Best things to do in Oslo
What is it? Established in 1837, this is Norway’s largest public collection of art. Highlights include Edvard Munch's The Scream, Gustav Vigeland's Mother and Child sculpture and an entire room dedicated to art depicting fairy tales.
Why go? If you’re time-poor but want to see work by Oslo’s most famous son, head here. The Munch Museum is only two stops on the Metro, but the National Gallery is right in the city centre. Get an Oslo Pass to see them both.
What is it? In summer, the water bustles with sailboats and the islands that dot the inner Oslo Fjord – including Hovedøya and Gressholmen – are ideal for swimming, beach picnics and hiking.
Why go? It only takes five minutes by ferry to reach the main island, Hovedøya, with its lush forests, beaches and monastery ruins – and costs just 35 NOK (same as a bus). Buy a day pass and jump from island to island, or book a guided tour.
What is it? A huge Olympic ski jump, located within easy reach of the city by Metro, with a viewing platform and a museum that delves into skiing history and polar exploration, plus snowboarding and modern skiing.
Why go? No trip to Oslo is complete without taking in the panoramic vistas from the top of this impressive tower – the best views in the city. Book a whole day tour, including the ski jump.
What is it? One of Scandinavia’s most iconic modern buildings, the Opera House celebrates its 10th anniversary this year. Designed to resemble a glacier rising out of the fjord, its prime role is to showcase opera and ballet performances.
Why go? In many ways, this building marked the start of a new era for Oslo and the regeneration of its waterfront. Don’t miss a walk on top of its roof for a superb architectural experience – with wonderful city views to boot.
What is it? The city’s new food court, located inside an old industrial building. The various stalls serve a mixture of affordable, international cuisine, such as pulled pork tacos and crab sandwiches.
Why go? Its location at the tip of the city makes it slightly off the tourist route. It’s popular with locals who enjoy the eclectic mix of Oslo’s food cultures in a relaxed atmosphere with superb sea views.
What is it? Around a 30-minute walk from central Oslo, this wooded park featuring 31 sculptures beautifully overlooks the city, and is where Munch found his inspiration for The Scream.
Why go? Always open and free to visit, the park features works by artists including Salvador Dali and Damien Hirst and has a top-notch restaurant, Ekebergrestauranten (we recommend the mussels).
What is it? The 5.1 mile-long Akerselva river starts at Lake Maridalsvannet and flows right through to downtown Oslo, dividing the east and west sides of the city. The trails along the river are perfect for hiking and cycling.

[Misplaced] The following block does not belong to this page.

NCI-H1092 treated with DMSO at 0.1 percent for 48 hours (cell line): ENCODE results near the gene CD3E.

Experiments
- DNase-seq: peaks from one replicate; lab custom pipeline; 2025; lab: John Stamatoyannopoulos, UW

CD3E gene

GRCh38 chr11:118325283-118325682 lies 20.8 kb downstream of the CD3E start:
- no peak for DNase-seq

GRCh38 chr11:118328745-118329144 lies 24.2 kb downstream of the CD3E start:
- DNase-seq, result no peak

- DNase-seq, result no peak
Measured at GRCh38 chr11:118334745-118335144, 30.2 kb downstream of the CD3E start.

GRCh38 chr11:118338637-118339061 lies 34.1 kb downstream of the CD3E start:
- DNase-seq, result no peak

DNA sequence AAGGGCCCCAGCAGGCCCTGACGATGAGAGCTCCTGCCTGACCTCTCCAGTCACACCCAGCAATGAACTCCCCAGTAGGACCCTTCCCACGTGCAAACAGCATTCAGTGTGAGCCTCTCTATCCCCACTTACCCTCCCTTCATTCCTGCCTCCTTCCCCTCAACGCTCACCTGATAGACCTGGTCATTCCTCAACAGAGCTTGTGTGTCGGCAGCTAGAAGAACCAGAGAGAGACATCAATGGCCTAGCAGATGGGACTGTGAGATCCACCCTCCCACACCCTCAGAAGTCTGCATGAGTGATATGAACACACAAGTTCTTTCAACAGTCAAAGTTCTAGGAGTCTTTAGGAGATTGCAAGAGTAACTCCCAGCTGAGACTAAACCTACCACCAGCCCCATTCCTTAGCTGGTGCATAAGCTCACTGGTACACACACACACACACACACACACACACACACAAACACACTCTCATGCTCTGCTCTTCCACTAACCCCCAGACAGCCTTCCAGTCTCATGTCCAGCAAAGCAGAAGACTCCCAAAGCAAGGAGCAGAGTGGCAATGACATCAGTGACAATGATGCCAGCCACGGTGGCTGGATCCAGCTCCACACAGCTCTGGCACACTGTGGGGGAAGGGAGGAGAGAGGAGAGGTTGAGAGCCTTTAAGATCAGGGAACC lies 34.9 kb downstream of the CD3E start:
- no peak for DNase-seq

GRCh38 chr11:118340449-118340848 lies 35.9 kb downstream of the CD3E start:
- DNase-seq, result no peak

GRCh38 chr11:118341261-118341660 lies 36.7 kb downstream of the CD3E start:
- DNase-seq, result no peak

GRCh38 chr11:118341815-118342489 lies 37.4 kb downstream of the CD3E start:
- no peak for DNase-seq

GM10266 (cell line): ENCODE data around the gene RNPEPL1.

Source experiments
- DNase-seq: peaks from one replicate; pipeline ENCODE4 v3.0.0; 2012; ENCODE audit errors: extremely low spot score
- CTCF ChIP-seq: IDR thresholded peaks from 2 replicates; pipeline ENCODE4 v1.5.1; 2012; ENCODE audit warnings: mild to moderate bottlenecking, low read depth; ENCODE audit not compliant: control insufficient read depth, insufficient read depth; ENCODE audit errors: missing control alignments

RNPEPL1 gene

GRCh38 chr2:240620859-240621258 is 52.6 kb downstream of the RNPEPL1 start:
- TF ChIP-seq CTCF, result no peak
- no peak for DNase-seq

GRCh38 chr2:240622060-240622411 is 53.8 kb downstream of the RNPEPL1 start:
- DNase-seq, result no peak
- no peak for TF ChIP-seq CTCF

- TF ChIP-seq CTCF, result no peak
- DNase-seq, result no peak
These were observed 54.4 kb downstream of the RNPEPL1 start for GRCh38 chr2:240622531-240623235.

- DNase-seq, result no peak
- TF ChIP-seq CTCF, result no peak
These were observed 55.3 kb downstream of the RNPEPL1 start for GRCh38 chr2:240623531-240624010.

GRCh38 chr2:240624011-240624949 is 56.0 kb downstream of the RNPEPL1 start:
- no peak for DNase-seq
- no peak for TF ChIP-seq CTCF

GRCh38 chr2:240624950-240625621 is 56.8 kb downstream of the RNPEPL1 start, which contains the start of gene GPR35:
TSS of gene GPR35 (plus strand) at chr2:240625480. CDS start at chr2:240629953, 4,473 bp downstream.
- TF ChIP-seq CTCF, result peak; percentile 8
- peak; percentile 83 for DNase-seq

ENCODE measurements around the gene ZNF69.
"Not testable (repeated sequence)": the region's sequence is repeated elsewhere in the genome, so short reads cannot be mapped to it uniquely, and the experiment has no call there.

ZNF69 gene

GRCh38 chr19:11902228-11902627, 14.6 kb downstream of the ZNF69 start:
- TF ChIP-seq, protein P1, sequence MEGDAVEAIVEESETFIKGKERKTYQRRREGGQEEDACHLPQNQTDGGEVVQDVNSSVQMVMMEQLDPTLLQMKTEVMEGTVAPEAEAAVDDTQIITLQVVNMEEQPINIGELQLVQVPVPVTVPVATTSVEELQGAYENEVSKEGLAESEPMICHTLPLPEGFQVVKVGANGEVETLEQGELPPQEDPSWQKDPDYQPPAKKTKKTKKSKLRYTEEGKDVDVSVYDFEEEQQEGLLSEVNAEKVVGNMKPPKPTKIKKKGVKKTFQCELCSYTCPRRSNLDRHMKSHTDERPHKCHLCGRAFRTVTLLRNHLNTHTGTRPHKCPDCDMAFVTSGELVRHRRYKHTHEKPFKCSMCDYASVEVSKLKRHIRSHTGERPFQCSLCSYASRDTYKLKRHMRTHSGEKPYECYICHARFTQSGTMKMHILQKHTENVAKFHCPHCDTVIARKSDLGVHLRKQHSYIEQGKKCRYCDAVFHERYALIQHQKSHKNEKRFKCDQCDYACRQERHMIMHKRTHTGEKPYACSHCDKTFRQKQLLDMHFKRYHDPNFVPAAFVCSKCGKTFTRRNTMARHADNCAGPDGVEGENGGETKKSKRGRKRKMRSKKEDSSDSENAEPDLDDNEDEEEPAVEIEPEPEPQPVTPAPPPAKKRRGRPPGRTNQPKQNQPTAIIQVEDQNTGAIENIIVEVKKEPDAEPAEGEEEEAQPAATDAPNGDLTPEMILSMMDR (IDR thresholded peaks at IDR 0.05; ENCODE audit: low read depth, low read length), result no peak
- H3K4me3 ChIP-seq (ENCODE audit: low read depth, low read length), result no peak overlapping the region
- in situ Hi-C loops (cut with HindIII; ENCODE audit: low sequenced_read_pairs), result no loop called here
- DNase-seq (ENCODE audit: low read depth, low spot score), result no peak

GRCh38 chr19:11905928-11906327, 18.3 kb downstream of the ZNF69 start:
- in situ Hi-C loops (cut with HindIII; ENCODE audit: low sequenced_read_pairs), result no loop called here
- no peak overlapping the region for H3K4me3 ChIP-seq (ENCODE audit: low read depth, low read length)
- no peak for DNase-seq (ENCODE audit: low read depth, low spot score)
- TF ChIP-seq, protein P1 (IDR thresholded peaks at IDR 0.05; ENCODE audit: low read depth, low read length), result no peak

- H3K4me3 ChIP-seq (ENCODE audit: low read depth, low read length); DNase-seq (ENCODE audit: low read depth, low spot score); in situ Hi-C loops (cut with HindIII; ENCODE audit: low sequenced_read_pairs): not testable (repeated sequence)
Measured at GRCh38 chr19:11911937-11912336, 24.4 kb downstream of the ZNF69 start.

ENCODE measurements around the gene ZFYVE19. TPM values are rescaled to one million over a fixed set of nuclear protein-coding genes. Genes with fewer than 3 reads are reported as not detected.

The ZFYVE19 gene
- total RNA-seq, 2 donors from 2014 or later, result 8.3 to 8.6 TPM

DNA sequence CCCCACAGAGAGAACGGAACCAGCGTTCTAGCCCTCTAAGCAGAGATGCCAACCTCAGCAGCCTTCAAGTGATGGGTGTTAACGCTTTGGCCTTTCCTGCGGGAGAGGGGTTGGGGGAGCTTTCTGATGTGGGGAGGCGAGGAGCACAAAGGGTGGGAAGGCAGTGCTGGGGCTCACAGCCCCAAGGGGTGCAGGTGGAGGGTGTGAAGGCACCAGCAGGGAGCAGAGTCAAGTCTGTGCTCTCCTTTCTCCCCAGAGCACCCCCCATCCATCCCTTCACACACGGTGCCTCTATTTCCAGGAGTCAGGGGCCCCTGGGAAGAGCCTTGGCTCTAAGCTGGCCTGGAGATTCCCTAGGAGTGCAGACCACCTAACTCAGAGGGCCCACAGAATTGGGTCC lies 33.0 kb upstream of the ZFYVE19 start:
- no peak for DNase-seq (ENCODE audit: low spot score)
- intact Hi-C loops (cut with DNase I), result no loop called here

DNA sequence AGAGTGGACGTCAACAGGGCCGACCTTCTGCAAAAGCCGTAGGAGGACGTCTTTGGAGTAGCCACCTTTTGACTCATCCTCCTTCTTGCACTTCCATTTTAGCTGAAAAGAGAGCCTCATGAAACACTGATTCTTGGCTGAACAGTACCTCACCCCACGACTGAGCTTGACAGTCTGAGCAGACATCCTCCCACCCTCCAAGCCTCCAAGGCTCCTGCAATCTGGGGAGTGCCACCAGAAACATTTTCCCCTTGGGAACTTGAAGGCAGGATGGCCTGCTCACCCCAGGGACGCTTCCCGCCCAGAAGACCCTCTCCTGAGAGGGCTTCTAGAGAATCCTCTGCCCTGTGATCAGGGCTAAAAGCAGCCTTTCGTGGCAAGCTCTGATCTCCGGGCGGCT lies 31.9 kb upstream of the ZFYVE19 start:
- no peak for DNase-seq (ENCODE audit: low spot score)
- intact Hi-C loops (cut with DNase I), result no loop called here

Why go? Strolling along the river is a great way to explore different neighbourhoods, including Grünerløkka, the hipster area, where you’ll find vintage boutiques, quirky cafes and pubs stretching along the riverbanks. Try Nedre Foss Gard for al-fresco dining and Ingensteds night club.
What is it? Oslo is having a coffee moment, with world champion baristas such as Tim Wendelboe importing, roasting and grinding coffee beans with pizazz. There are dozens of independent coffee shops popping up all over town, serving everything from black, filtered brews to espressos.
Why go? Norwegians are the world’s second-biggest coffee drinkers so to skip sampling their ‘lightly roast’ drink it is to miss a key part of local cuisine. Try it at Tim Wendelboe.
What is it? One of the coolest things to do in Oslo is to sizzle in an urban sauna. The harbour has a number of places where you can heat up beside the coals – before a refreshing plunge in the fjord.
Why go? The health benefits of saunas are well-documented and this is a great way of embracing local life. SALT is a nomadic art project where you can relax in water-filled barrels, while KOK is a floating sauna with epic fjord views.
What is it? Housed inside one of the oldest brick buildings in downtown Oslo, this ‘hidden’ speakeasy bar serves avant-garde cocktails made with spirits distilled on site and featuring quirky ingredients, such as Norwegian brown cheese, ginseng and horseradish.
Why go? Find out for yourself why this was named among the top 20 bars in the world. It also has a cider bar, outdoor kitchen and greenhouse growing plants and herbs used in drinks and food.
What is it? Opened in 2005, this interactive exhibition is dedicated to the acclaimed Peace Prize and its previous winners. While the permanent exhibition is about the winners, its ever-changing exhibits range from photos capturing extreme wealth to those examining anorexia.
Why go? It offers a fascinating insight into the significance of the Peace Prize, as well as issues relating to war, peace and conflict resolution. It’s also super family-friendly, and children under 16 get in free.
What is it? A cute little local gem serving delicious and authentic Spanish tapas, wine and cocktails in a relaxed and friendly atmosphere. Head chef and owner Cato Wara was born in Norway, but grew up in Mallorca, so his cooking is Nordic-Spanish.
Why go? It’s an intimate space – seating only around 35 diners – and is often packed, so book ahead. It’s not cheap – the set menu costs 865 NOK excluding drinks – but for that you get ten scrumptious courses made with the finest Spanish and Norwegian ingredients.
What is it? Located in the Barcode area, a short walk from Oslo’s central station, this restaurant is a great place to come and sample traditional Norwegian dishes and sharing platters with friends in a laid-back atmosphere.
Why go? If you want to experience a uniquely Norwegian way of communal dining, this is it. The restaurant celebrates ‘skifte’, an old tradition where food is passed around the table, with sharing plates made using fresh, locally-sourced seasonal ingredients.